The market finally rallied today as Home Depot and Wal-Mart reported better than expected earnings.
However, when you read between the lines, neither company had many good things to say about the shrinking consumer:
"For two major retailers reporting quarterly results on Tuesday, consumers appeared to be holding back.
Steeper price-slashing did not lure customers into spending more at Wal-Mart, while shoppers at Home Depot spent less and put off big home improvement projects or big-ticket items like appliances.
Both Wal-Mart Stores and Home Depot posted second-quarter profits on Tuesday that beat analyst estimates, and both slightly raised their full-year earnings guidance for the year. Yet their results suggested that American consumers were not spending as much as had been expected."
As you can see above. Both companies produced larger profits via corporate initiatives versus seeing a surge in the strength of the consumer. Huge discounts at both failed to lure in customers.
I wouldn't put to much stock into today's bounce. We were very oversold and long overdue for a green day. I am hoping to see a little more to the upside because it's going to create a great opportunity to get into some short positions.
I wanted to put up some must watch videos from Kyle Bass who is the managing director of the hedge fund Hayman Advisors. Kyle accurately called the housing bust, and became one of the youngest Senior Managing Partners at Bear Stearns at the age of only 28.
Kyle was featured on David Faber's Strategy Sessions today. He painted an extremely gloomy global outlook for equities and especially Japan.
Edit: It appears video 1 was taken down. I will check and see if they repost it. Part 2 below is still up.
Take a look and I will have a some comments below:
Kyle's best line was when he was asked if he was as concerned about where we are today versus where we were back then(2008).
His response: "Let me asnwer you with a question. How many of your problems have you kicked down the road have eventually gotten better?". The response from the CNBC boys was : "Good point".
Kyle pretty much shredded the European stress tests and is extremely bearish about Japan as well as global equities. Mr. Bass predicts that Japan is very close to a restructuring which is a nice way of saying "economic reset".
Kyle also brilliantly focused on the increasing risks investors have been forced to take as a result of the Fed's zero interest rate policy.
A quote from Mr. Bass on this topic: "The Fed's policy is forcing people to make the wrong decisions" when it comes to investing. I spoke a lot about this yesterday.
He also talked about how Ponzi schemes can last a long time as long as you find more suckers to keep the game going. Right now the USA's suckers are the ones that keep buying our treasury debt. We all know that this isn't sustainable. China was a net seller of treasuries for the second month in a row in June.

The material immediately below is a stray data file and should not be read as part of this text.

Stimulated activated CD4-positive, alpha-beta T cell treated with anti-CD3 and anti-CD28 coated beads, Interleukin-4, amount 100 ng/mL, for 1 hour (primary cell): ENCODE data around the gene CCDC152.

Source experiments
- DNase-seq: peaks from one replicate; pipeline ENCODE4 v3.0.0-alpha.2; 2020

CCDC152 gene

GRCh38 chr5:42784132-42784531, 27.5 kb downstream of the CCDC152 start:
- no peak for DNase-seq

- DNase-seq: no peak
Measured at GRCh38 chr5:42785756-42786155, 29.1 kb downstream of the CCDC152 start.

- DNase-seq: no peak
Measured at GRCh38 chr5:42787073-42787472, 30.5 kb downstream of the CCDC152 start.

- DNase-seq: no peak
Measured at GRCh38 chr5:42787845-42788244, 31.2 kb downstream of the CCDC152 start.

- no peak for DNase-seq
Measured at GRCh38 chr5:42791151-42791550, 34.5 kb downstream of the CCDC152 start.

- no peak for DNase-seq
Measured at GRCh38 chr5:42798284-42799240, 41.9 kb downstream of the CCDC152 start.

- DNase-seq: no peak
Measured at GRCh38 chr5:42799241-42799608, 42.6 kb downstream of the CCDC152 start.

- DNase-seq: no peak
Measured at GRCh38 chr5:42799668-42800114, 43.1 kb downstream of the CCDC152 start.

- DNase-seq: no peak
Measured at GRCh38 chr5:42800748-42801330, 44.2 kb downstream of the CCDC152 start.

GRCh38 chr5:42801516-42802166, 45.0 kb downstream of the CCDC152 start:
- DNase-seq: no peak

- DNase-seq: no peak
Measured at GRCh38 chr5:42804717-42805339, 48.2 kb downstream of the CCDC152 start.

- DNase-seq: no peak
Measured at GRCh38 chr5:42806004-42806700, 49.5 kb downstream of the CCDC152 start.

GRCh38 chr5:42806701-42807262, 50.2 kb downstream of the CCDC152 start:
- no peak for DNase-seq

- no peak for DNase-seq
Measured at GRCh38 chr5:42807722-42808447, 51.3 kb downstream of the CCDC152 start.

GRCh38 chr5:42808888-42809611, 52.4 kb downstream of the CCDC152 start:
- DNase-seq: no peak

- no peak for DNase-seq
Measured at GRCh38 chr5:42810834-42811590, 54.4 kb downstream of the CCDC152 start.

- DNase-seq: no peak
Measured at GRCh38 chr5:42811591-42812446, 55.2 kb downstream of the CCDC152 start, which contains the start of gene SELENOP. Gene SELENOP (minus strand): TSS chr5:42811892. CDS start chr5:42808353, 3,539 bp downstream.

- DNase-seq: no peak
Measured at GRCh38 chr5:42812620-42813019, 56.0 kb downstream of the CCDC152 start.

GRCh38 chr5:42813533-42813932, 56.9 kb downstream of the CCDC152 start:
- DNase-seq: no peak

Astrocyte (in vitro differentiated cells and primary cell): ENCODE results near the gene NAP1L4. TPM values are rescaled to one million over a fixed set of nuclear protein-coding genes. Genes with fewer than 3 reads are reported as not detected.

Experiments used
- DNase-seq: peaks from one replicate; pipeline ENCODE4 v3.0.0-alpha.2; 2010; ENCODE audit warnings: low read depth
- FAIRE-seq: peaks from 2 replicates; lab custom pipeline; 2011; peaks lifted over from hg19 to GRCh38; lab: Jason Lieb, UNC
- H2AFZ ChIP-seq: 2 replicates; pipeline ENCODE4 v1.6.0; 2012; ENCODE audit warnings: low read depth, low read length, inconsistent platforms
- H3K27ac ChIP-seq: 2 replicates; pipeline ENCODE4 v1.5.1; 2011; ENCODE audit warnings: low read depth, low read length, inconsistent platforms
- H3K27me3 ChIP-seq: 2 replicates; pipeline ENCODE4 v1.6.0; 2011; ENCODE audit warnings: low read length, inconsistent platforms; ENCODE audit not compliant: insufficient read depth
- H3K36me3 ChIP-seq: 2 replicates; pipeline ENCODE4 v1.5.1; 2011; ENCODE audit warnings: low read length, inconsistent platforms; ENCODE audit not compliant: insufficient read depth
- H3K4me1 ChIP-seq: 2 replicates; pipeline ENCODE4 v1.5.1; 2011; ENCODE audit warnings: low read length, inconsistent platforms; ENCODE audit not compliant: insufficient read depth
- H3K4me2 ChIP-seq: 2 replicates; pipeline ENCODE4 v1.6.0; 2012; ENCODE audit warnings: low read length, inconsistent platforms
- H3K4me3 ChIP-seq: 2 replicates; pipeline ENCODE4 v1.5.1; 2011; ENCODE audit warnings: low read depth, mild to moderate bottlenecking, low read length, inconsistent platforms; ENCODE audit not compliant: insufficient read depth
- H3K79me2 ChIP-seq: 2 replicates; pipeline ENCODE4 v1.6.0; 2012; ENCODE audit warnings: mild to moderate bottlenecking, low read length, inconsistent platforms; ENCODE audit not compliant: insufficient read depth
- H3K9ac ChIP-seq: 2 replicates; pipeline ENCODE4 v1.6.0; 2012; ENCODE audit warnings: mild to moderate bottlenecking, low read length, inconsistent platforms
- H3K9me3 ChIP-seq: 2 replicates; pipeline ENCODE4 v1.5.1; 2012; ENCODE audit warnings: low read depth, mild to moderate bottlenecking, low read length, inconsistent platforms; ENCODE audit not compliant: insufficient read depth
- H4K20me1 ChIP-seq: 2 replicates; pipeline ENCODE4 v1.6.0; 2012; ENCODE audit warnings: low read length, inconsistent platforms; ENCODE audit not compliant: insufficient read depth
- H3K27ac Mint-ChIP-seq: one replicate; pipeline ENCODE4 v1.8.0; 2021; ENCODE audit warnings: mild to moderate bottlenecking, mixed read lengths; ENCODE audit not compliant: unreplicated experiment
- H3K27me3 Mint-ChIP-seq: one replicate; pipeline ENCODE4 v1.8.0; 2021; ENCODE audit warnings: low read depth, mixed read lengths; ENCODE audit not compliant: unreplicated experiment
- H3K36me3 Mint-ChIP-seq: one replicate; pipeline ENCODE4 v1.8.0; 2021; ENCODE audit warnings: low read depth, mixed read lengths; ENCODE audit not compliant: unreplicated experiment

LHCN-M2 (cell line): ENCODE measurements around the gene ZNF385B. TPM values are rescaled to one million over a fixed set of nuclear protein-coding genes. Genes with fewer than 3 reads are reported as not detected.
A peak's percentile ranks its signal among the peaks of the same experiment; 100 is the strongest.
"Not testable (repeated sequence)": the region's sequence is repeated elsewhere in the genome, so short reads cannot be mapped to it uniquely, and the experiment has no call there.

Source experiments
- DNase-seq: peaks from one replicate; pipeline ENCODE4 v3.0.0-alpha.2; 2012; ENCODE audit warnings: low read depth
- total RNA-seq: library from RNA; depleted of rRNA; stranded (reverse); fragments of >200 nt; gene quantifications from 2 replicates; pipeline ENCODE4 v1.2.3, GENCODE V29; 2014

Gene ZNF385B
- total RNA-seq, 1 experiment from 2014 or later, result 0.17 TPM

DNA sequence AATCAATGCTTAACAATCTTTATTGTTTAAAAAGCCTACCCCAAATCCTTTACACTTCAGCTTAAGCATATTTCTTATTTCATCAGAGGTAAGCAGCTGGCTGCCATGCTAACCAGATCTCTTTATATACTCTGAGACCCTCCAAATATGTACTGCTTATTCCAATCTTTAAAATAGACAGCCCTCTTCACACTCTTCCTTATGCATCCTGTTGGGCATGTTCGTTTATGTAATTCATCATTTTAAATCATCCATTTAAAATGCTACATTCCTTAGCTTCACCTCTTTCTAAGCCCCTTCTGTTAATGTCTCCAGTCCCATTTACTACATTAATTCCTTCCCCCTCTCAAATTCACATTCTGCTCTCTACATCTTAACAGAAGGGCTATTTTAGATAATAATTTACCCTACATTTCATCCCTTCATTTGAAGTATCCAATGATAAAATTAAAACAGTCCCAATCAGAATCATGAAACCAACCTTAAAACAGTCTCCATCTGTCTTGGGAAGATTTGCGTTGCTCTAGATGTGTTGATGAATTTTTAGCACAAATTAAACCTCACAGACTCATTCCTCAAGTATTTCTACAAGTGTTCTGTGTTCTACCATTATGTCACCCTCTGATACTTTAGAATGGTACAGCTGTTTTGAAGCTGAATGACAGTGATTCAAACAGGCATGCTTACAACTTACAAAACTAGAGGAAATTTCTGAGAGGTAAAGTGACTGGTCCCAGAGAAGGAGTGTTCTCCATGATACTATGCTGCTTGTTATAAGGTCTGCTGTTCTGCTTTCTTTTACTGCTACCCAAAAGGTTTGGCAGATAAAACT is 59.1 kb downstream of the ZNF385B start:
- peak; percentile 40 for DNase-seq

Why wouldn't they be as treasuries soar to new highs?
The Bottom Line
Our Ponzi financial scheme will fail just like all the others. The system is being kept together right now with a few band aids and zero interest rates from the Fed which has allowed our zombie banking system to stay afloat.
As long as this policy is the status quo our economy will not recover. This place will look very much like Japan has the last 20 years.
The debate moving forward will start to hone in on this zero rates policy in my opinion.
The debate will center around these two themes:
A) Do we take our medicine now and and suffer through a horrible short term depression as we restructure in order to create a viable recovery that has a strong fiscal foundation?
B) Do we zombify ourselves like Japan has and suffer through a 20 year funk where we lose a generation of prosperity but do not immediately collapse?
I would choose option A any day of the week. Who on earth wants to suffer for a couple decades? Ripping the Band Aid off quickly is much preferable than a slow painful peeling!
If you listened to Kyle above, the Japanese response ends up with a restructuring anyway. If this is the case then what's the point?
Unfortunately there are no easy answers to our problems. The one thing I know is I want this thing over with as soon as possible. History has shown us that short severe depressions can lead to quick recoveries.
A great example of this s the depression of 1920-1921. You can read about it here. Prices dropped 36% as severe deflation crippled the economy. The government slashed spending in order to control our deficits. This prudent rapid response then set the stage for one of the greatest periods of prosperity this nation has ever seen.
Wasting the hopes and dreams of a generation as we pull a Japan Part 2 would be a very sad thing to witness. Hopefully our government will find the will to do the right thing and take the hit today rather than 20 years from now.
Disclosure: No new positions taken at the time of publication.